Friday Factoid: To Restrain or Not Restrain? That is the Question.

For more than three centuries, physical restraints have been utilized to manage psychiatric patients (as cited in Allen et al., 2018). However, despite increased regulatory pressure and legal action being taken regarding its use, the practice of using physical restraints to prevent patients from harming themselves continues to prevail in acute psychiatric settings (Allen et al., 2018). Physical restraints, according to the Centers for Medicare and Medicaid Services (CMS) are defined as “any manual method or physical or mechanical device, material, or equipment attached to or adjacent to the resident’s body” which restricts an individual’s freedom to move or have normal access to his or her body (as cited in Allen et al., 2018, p. 1).

Conducting a systematic review of the literature, Allen et al. (2018) identified various methods that could be used to decrease the use of physical restraints on acute psychiatric inpatients. Multiple alternative interventions that could be implemented were identified. These methods included using de-escalation techniques taught to hospital personnel, implementing debriefings following restraint episodes, and employing individualized or patient-specific crisis management plans or tools (Allen et al., 2018). Other methods that were identified included encouraging increased reporting and data sharing, implementing the use of restraint chairs, and forming a team of crisis responders along with instituting a formal policy change which necessitated prior authorization being attained to apply restraints from the chief medical officer (Allen et al., 2018). Utilization of these alternative approaches were shown to substantially decrease the rate of restraints over the course of a 2 to 3-year period. For example, Bell and Gallacher reported a 50% decrease in the hours of restraint use per 1,000 patient bed days, whereas Godfrey et al. (2014) reported a 98% decrease during a 3-year study (as cited in Allen et al., 2018).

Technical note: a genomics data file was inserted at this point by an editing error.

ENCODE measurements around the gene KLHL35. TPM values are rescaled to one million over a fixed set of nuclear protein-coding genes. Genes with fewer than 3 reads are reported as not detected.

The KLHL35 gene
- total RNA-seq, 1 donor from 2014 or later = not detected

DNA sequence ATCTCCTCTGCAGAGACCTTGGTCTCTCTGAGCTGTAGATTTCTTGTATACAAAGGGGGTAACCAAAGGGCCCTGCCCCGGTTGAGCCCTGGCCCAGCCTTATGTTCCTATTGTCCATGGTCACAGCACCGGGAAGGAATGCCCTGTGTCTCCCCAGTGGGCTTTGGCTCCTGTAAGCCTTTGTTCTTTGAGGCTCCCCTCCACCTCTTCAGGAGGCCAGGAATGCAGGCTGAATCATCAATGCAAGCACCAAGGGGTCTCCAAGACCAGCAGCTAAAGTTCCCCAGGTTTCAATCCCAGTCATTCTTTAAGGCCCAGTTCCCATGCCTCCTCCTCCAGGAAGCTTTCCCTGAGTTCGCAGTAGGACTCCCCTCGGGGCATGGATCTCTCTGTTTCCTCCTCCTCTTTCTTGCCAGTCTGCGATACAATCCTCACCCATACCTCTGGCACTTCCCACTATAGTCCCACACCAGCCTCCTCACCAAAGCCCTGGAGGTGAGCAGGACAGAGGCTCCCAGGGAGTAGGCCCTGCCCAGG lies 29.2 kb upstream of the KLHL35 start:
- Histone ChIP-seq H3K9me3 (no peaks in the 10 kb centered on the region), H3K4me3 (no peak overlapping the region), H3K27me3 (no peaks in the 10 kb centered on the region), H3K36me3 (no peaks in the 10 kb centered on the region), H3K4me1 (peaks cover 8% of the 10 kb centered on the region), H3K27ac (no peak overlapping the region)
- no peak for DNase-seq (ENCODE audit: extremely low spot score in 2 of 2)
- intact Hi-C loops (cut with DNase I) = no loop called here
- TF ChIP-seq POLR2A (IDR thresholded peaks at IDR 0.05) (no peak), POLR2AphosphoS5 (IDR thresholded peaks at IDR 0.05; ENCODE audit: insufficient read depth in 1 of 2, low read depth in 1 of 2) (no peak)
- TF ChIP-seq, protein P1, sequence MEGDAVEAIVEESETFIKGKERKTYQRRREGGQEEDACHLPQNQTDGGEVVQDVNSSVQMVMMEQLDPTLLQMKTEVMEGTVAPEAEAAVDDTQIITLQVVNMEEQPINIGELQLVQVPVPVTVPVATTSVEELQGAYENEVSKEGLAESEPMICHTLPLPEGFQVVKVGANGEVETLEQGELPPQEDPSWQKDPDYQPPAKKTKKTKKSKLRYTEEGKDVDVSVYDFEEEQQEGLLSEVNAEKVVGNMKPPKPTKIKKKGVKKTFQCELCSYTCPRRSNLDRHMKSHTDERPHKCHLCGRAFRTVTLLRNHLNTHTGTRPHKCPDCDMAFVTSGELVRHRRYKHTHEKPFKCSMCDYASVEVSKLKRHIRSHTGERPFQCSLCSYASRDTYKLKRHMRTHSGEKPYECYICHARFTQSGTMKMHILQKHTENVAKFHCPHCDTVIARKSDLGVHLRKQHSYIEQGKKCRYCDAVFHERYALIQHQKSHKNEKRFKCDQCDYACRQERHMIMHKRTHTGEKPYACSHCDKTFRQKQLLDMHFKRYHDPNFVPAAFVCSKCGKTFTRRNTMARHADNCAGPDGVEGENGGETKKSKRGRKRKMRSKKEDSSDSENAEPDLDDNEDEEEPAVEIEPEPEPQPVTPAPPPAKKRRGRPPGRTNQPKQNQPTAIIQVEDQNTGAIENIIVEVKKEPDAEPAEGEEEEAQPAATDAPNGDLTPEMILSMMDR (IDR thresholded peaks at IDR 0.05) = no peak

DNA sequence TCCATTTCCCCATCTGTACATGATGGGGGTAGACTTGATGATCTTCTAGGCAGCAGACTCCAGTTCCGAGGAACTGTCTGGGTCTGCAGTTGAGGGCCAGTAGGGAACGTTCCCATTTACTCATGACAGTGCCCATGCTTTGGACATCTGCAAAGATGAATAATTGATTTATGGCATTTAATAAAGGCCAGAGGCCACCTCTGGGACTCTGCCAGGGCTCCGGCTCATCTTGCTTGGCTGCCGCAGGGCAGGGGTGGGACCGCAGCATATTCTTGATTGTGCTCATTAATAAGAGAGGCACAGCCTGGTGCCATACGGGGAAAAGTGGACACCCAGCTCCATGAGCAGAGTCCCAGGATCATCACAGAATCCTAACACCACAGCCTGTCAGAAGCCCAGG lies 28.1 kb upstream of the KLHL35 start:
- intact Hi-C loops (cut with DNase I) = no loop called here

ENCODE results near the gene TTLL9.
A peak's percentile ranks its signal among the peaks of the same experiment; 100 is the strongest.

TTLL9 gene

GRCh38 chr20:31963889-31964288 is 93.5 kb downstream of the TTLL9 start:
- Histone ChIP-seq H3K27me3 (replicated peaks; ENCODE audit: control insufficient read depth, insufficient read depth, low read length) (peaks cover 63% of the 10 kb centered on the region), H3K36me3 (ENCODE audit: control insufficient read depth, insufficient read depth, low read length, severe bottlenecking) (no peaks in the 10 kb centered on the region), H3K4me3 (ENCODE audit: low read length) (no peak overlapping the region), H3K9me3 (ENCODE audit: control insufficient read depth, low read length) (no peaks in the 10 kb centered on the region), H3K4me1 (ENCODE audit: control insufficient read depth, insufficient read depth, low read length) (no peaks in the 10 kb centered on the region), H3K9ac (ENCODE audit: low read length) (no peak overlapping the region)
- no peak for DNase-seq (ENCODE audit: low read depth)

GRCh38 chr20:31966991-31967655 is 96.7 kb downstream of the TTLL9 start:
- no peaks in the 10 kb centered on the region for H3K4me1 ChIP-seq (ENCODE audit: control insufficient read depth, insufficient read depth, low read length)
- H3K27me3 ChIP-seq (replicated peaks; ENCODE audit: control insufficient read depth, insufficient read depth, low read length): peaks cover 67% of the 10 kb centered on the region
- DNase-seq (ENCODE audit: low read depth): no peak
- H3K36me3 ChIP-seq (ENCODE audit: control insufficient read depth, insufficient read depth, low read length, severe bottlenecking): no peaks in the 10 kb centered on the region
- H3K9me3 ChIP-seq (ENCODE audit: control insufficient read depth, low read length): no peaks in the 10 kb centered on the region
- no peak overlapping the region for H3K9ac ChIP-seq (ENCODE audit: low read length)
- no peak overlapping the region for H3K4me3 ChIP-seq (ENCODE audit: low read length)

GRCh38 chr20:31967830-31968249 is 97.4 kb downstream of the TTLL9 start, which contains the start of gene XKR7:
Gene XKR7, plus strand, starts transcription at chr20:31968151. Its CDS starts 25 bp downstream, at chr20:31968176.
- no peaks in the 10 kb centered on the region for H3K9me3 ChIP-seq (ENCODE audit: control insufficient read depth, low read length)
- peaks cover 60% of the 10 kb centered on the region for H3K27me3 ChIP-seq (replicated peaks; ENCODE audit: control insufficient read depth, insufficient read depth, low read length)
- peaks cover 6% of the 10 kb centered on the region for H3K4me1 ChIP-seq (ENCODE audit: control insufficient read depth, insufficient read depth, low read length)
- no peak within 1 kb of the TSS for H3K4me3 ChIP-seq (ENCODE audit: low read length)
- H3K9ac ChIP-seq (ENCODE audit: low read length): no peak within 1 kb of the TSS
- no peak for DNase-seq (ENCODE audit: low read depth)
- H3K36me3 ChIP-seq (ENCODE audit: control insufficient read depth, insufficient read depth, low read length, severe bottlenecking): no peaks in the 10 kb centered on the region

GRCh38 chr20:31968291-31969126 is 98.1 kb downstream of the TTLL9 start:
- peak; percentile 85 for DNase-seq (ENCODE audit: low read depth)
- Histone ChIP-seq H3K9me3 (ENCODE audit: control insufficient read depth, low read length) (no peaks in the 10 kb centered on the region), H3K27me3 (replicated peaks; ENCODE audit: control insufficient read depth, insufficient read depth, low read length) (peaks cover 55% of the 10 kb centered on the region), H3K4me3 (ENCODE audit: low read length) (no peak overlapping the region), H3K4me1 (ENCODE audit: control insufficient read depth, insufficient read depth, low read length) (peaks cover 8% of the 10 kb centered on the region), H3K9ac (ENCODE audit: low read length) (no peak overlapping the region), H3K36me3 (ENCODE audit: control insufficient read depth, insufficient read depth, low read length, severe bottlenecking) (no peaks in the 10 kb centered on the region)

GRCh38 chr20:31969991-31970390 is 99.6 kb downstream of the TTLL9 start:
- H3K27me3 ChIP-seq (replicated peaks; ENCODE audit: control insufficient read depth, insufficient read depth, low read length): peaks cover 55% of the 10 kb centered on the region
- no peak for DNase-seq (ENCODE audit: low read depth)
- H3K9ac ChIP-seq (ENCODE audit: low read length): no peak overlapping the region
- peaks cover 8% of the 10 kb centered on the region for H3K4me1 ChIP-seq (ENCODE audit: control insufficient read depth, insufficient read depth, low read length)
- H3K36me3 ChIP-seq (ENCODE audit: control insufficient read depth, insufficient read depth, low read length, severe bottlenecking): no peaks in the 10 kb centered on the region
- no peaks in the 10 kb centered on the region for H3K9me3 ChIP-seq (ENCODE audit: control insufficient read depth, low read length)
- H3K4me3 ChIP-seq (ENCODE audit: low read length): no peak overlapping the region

References

Allen, D. E., Fetzer, S., Siefken, C., Nadler-Moodie, M., & Goodman, K. (2018). Decreasing physical restraint in acute inpatient psychiatric hospitals: A systematic Review. Journal of American Psychiatric Nurses Association, 1-5. doi: 10.1177/1078390318817130

Shirreka Mackay, LPC
WKPIC Pre-Doctoral Practicum Student

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